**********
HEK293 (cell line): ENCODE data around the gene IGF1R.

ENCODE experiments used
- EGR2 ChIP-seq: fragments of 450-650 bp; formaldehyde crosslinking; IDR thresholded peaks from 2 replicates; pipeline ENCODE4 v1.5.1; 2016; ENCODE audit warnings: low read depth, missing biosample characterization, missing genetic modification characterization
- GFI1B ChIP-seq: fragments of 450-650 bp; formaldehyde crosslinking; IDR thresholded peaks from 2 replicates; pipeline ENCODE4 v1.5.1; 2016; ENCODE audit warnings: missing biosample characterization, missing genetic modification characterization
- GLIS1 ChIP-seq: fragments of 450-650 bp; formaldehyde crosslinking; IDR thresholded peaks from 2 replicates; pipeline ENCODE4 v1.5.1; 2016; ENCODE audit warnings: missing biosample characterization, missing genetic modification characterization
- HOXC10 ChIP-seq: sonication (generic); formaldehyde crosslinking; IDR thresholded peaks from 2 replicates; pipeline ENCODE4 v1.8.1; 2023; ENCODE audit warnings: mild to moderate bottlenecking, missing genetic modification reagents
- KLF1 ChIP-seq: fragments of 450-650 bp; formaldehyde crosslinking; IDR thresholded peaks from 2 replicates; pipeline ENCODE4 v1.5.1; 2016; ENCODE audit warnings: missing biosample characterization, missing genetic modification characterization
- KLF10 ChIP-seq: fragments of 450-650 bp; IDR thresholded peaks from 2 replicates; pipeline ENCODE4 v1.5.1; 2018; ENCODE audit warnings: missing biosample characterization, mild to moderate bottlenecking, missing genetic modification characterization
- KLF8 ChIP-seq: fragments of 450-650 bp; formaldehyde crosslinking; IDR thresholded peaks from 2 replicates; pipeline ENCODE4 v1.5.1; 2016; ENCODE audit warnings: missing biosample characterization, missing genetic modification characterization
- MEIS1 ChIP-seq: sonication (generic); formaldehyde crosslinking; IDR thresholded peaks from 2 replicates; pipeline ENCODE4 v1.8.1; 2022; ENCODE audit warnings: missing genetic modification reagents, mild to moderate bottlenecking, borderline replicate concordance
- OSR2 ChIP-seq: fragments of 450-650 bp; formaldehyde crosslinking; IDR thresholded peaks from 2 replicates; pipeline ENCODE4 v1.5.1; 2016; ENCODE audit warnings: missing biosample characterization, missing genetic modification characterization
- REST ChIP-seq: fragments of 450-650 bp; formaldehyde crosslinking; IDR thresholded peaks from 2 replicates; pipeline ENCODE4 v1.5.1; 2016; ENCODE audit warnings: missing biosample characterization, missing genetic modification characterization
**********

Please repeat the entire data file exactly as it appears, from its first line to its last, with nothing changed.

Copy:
HEK293 (cell line): ENCODE data around the gene IGF1R.

ENCODE experiments used
- EGR2 ChIP-seq: fragments of 450-650 bp; formaldehyde crosslinking; IDR thresholded peaks from 2 replicates; pipeline ENCODE4 v1.5.1; 2016; ENCODE audit warnings: low read depth, missing biosample characterization, missing genetic modification characterization
- GFI1B ChIP-seq: fragments of 450-650 bp; formaldehyde crosslinking; IDR thresholded peaks from 2 replicates; pipeline ENCODE4 v1.5.1; 2016; ENCODE audit warnings: missing biosample characterization, missing genetic modification characterization
- GLIS1 ChIP-seq: fragments of 450-650 bp; formaldehyde crosslinking; IDR thresholded peaks from 2 replicates; pipeline ENCODE4 v1.5.1; 2016; ENCODE audit warnings: missing biosample characterization, missing genetic modification characterization
- HOXC10 ChIP-seq: sonication (generic); formaldehyde crosslinking; IDR thresholded peaks from 2 replicates; pipeline ENCODE4 v1.8.1; 2023; ENCODE audit warnings: mild to moderate bottlenecking, missing genetic modification reagents
- KLF1 ChIP-seq: fragments of 450-650 bp; formaldehyde crosslinking; IDR thresholded peaks from 2 replicates; pipeline ENCODE4 v1.5.1; 2016; ENCODE audit warnings: missing biosample characterization, missing genetic modification characterization
- KLF10 ChIP-seq: fragments of 450-650 bp; IDR thresholded peaks from 2 replicates; pipeline ENCODE4 v1.5.1; 2018; ENCODE audit warnings: missing biosample characterization, mild to moderate bottlenecking, missing genetic modification characterization
- KLF8 ChIP-seq: fragments of 450-650 bp; formaldehyde crosslinking; IDR thresholded peaks from 2 replicates; pipeline ENCODE4 v1.5.1; 2016; ENCODE audit warnings: missing biosample characterization, missing genetic modification characterization
- MEIS1 ChIP-seq: sonication (generic); formaldehyde crosslinking; IDR thresholded peaks from 2 replicates; pipeline ENCODE4 v1.8.1; 2022; ENCODE audit warnings: missing genetic modification reagents, mild to moderate bottlenecking, borderline replicate concordance
- OSR2 ChIP-seq: fragments of 450-650 bp; formaldehyde crosslinking; IDR thresholded peaks from 2 replicates; pipeline ENCODE4 v1.5.1; 2016; ENCODE audit warnings: missing biosample characterization, missing genetic modification characterization
- REST ChIP-seq: fragments of 450-650 bp; formaldehyde crosslinking; IDR thresholded peaks from 2 replicates; pipeline ENCODE4 v1.5.1; 2016; ENCODE audit warnings: missing biosample characterization, missing genetic modification characterization